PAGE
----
1.5.3: Kinematic Viscosity

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Figure 1.8. Air viscosity as a function of the temperature.

The kinematic viscosity is another way to look at the viscosity. The reason for this new definition is that some experimental data are given in this form. These results also explained better using the new definition. The kinematic viscosity embraces both the viscosity and density properties of a fluid. The above equation shows that the dimensions of $$\nu$$ to be square meter per second, $$[m^2 / sec]$$, which are acceleration units (a combination of kinematic terms). This fact explains the name kinematic'' viscosity. The kinematic viscosity is defined as $\nu = \frac{\mu}{\rho}$ The gas density decreases with the temperature. However, The increase of the absolute viscosity with the temperature is enough to overcome the increase of density and thus, the kinematic viscosity also increase with the temperature for many materials.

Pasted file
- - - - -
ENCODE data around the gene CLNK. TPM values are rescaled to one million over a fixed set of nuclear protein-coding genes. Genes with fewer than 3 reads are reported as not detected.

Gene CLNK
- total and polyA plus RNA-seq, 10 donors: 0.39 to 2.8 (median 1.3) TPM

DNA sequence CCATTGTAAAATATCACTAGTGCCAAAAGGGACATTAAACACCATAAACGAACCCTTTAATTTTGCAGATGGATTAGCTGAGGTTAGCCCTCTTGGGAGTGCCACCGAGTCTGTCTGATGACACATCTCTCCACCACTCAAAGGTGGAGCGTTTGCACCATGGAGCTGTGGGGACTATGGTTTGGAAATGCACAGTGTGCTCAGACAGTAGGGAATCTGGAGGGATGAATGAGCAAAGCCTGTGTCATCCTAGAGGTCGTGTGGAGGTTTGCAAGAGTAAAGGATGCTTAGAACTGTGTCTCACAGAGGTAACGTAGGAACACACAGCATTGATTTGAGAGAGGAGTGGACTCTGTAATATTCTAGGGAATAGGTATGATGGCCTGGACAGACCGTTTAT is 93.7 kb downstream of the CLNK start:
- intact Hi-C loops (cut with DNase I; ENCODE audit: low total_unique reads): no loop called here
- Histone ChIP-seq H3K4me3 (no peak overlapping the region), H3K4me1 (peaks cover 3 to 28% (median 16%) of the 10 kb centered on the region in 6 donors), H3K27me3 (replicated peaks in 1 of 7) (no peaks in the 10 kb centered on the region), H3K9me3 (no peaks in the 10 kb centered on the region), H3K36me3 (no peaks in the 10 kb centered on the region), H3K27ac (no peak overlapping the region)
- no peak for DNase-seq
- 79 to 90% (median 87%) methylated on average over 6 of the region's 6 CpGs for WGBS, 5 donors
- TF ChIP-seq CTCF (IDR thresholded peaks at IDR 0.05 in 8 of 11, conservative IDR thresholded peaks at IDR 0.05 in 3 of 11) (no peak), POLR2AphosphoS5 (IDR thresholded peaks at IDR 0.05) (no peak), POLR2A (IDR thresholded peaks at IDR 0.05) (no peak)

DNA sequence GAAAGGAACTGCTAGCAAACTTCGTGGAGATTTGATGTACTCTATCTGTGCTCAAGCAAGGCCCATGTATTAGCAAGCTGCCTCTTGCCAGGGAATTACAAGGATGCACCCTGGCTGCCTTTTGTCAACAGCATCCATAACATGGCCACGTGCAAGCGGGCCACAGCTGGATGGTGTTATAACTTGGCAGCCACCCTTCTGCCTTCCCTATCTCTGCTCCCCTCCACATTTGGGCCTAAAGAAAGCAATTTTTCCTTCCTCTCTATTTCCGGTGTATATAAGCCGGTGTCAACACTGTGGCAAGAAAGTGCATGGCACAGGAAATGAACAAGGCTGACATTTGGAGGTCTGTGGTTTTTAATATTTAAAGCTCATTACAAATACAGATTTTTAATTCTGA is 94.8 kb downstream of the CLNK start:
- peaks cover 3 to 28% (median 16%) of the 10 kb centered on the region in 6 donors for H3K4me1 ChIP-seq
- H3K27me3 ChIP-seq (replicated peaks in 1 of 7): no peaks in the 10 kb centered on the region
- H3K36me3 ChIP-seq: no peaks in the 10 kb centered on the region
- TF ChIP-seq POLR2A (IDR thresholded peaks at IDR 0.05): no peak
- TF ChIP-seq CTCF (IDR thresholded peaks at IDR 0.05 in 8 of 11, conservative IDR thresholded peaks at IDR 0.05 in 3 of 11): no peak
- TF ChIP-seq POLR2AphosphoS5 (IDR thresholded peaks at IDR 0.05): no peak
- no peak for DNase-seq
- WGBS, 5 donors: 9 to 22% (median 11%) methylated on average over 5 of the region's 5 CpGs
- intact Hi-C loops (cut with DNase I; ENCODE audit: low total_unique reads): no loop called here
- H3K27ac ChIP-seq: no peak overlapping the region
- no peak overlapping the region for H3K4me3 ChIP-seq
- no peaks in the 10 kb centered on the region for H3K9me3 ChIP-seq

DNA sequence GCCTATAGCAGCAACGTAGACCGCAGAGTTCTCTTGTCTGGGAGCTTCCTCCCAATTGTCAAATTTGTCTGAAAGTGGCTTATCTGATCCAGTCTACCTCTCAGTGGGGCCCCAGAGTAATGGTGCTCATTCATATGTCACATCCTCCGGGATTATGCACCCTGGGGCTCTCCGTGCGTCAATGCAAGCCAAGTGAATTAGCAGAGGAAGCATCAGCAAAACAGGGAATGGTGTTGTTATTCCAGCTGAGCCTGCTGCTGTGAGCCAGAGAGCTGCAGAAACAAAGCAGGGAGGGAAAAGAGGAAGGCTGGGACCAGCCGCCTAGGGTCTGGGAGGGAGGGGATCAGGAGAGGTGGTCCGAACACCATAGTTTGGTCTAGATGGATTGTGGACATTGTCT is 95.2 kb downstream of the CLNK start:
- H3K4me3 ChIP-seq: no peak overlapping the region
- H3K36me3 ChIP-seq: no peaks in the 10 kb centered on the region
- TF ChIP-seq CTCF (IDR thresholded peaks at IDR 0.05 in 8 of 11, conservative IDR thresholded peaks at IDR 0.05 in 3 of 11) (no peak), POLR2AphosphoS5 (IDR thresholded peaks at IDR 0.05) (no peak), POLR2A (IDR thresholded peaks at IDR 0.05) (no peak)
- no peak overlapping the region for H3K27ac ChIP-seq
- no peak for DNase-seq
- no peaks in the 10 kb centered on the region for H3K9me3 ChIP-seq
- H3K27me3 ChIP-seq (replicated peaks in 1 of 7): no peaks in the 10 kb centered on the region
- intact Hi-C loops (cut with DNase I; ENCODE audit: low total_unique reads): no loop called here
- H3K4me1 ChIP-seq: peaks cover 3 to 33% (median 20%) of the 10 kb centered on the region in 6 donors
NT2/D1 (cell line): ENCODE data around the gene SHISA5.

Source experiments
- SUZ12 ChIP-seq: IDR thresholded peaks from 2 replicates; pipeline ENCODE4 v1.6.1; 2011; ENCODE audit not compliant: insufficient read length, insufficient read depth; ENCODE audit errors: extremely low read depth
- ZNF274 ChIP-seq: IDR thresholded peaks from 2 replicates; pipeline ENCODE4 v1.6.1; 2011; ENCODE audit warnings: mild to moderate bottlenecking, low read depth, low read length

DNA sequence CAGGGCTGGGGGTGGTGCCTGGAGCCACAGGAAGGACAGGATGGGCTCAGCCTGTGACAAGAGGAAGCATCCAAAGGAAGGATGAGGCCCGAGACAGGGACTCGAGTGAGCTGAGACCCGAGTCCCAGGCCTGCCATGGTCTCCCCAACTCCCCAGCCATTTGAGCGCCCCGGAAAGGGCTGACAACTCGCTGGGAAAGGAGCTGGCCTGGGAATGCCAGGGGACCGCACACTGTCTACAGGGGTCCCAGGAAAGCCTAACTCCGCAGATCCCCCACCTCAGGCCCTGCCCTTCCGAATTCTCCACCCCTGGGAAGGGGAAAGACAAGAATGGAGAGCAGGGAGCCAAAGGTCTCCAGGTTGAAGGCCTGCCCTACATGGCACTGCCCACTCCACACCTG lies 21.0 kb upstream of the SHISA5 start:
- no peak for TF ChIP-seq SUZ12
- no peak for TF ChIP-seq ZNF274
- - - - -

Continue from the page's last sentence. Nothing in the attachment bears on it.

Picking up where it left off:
Fig. 1.9. Water viscosity as a function of temperature.

This page titled 1.5.3: Kinematic Viscosity is shared under a GNU Free Documentation License 1.3 license and was authored, remixed, and/or curated by via source content that was edited to the style and standards of the LibreTexts platform; a detailed edit history is available upon request.

This page titled 1.5.3: Kinematic Viscosity is shared under a GNU Free Documentation License 1.3 license and was authored, remixed, and/or curated by Genick Bar-Meir via source content that was edited to the style and standards of the LibreTexts platform; a detailed edit history is available upon request.